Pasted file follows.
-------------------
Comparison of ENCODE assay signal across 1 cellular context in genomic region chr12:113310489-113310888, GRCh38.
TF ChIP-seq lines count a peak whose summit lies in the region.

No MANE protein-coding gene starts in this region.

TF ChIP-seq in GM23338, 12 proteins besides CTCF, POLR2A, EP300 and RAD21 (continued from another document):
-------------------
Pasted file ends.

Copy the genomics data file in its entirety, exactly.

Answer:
Comparison of ENCODE assay signal across 1 cellular context in genomic region chr12:113310489-113310888, GRCh38.
TF ChIP-seq lines count a peak whose summit lies in the region.

No MANE protein-coding gene starts in this region.

TF ChIP-seq in GM23338, 12 proteins besides CTCF, POLR2A, EP300 and RAD21 (continued from another document):